Monday, July 01, 2019

NYAFF ’19: The Fable

Akira Sato was supposed to just mark time in what could be considered the Yakuza equivalent of Witness Protection. An Osaka clan allied with his boss will put him up in an unassuming suburban home. All he has to do is act normal. However, that will be the only part of being a Yakuza hitman that has ever been a struggle for him—especially the inconvenient moratorium on killing people. Trouble will inevitably find its way to his incognito doorstep in Kan Eguchi’s The Fable, which screens as the centerpiece selection of the 2019 New York Asian Film Festival.

The hitman known to many simply as “The Fable” is the best in the business, because he was trained by the best—his father—as we will see in flashbacks. He will take out a room full of rival Yakuza in the opening action scene like it was nothing, but his boss deems it time for him to lay low for a while afterward. Unfortunately, a couple of young, nihilistic rivals want to make their name by killing The Fable, so they will follow his trail to Osaka.

Frankly, Yoko, Sato’s femme fatale assistant might have a harder time enduring Osaka’s quiet respectability. As a natural stoic, Sato can work menial delivery job without complaints. He just might even develop a human relationship with his Misaki, a cute and naïve co-worker. However, he just can’t help acting weird, due to his lack of socialization. Regardless, his foray into normalcy will be short-lived when his host requests his help to quell a territorial power struggle.

Based on Katsuhisa Minami’s manga, The Fable combines goofball humor with wild over-the-top action set pieces (performed by the Jackie Chan Stunt Team). In terms of tone, it hits roughly the same notes as Takashi Miike’s Mole Song movies, but Eguchi and screenwriter Yusuke Watanabe often use crass cheeseball humor to satirize the crassness and cheesiness of Japanese mass media.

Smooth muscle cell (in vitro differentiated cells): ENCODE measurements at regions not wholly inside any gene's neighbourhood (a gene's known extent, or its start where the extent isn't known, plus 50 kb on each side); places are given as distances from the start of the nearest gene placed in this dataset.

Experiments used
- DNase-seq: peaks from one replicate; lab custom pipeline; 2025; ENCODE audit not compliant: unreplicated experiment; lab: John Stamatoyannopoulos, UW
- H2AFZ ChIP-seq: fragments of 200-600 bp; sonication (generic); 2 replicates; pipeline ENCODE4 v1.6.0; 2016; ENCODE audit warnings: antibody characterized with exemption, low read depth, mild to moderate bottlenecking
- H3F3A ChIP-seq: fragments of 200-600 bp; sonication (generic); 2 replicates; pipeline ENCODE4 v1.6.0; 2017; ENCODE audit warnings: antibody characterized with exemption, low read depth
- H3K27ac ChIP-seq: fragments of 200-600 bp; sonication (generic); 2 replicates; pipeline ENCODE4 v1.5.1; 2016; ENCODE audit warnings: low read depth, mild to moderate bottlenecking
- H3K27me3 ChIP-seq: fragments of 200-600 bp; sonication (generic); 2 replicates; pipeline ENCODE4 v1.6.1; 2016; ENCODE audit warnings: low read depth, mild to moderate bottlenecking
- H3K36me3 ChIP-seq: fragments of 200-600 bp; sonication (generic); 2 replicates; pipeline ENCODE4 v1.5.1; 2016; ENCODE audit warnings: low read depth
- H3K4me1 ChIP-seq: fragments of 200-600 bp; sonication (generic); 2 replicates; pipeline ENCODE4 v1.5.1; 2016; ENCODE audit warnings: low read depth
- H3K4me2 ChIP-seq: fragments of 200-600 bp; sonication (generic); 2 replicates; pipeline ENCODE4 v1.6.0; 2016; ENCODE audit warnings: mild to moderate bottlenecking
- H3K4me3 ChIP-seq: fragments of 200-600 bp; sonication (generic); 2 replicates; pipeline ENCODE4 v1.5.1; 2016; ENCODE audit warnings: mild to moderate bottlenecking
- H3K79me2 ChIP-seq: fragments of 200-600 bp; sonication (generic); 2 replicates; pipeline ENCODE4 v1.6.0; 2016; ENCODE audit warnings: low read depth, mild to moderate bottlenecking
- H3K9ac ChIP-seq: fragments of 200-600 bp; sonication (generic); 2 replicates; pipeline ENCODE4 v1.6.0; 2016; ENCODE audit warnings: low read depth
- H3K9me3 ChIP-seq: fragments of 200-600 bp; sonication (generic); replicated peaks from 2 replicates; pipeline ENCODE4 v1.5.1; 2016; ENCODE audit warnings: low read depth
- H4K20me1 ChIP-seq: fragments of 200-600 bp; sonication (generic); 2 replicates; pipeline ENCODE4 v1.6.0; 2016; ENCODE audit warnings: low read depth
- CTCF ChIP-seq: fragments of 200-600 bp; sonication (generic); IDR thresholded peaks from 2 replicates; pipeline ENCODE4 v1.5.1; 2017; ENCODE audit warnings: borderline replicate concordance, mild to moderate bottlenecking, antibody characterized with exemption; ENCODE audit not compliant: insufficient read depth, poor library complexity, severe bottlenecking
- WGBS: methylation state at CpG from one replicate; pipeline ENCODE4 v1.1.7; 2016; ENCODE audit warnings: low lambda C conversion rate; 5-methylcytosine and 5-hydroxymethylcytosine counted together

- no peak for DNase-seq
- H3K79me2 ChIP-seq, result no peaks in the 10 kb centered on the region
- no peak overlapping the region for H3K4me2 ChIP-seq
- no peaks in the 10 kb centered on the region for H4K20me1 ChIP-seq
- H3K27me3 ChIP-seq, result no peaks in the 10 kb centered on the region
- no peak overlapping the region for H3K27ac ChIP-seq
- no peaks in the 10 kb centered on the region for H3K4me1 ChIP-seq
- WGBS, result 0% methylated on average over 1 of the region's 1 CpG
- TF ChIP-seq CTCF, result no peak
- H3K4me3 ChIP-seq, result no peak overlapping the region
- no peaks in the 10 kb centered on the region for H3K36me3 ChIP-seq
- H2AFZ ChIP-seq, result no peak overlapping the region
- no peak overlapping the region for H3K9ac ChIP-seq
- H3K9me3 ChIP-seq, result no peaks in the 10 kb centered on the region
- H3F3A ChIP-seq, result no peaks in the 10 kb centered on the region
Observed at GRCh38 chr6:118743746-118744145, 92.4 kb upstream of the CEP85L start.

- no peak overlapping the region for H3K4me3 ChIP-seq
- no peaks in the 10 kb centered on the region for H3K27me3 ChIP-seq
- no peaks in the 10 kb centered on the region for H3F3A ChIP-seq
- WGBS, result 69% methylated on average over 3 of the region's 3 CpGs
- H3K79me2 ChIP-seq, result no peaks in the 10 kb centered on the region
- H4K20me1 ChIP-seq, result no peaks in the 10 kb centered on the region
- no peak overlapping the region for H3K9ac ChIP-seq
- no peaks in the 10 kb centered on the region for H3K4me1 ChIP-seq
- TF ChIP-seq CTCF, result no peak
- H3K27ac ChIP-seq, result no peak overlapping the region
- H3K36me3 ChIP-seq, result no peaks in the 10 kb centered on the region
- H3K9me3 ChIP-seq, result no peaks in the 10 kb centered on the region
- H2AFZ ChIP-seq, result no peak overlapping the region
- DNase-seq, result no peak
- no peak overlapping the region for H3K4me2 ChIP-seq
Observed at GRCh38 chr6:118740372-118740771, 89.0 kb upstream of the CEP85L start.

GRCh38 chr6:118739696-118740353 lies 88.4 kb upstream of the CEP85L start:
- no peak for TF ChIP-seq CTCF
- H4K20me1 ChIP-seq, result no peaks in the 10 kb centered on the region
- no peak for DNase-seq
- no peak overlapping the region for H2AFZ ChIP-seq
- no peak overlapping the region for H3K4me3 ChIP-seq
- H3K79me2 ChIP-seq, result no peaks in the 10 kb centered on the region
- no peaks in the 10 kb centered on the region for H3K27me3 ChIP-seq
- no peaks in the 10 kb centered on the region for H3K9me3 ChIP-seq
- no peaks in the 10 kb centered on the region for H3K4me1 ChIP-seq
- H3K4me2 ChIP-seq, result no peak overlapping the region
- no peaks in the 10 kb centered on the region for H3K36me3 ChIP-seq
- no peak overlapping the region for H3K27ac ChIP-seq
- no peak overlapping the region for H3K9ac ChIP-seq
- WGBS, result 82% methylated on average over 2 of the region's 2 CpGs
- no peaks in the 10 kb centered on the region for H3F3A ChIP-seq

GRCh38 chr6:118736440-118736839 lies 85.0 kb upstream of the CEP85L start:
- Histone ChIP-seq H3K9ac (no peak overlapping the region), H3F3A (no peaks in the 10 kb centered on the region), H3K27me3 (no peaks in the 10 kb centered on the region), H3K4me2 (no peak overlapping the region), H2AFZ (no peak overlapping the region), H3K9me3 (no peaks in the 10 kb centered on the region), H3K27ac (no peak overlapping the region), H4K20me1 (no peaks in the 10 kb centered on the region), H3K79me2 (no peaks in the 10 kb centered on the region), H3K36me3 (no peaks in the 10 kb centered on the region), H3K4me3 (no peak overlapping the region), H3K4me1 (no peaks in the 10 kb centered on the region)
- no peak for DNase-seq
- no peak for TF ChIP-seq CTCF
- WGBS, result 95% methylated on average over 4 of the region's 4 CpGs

Jun’ichi Okada is quite the game stone-faced straight man as The Fable. Yuya Yagira is flamboyantly villainous as Kojima, a recent parolee making all kinds of trouble as the wild card in the brewing Yakuza civil war. Mizuki Yamamoto is certainly endearing as the innocent Misaki, but Fumino Kimura steals scene after scene as the elegant but dangerous Yoko (remember Marian Crane’s drinking contest at the beginning of Raiders of the Lost Ark? That’s her idea of a good way to kill time).

The Fable is not exactly high art, even among big screen manga adaptations, but it certainly zips along. It is sort of like My Blue Heaven with a higher body count and arguably a bigger heart. Despite his social awkwardness, Sato is one of the more appealing movie assassins of recent vintage. Recommended for fans of wild Yakuza films, The Fable screens tomorrow (7/2), as part of NYAFF ’19.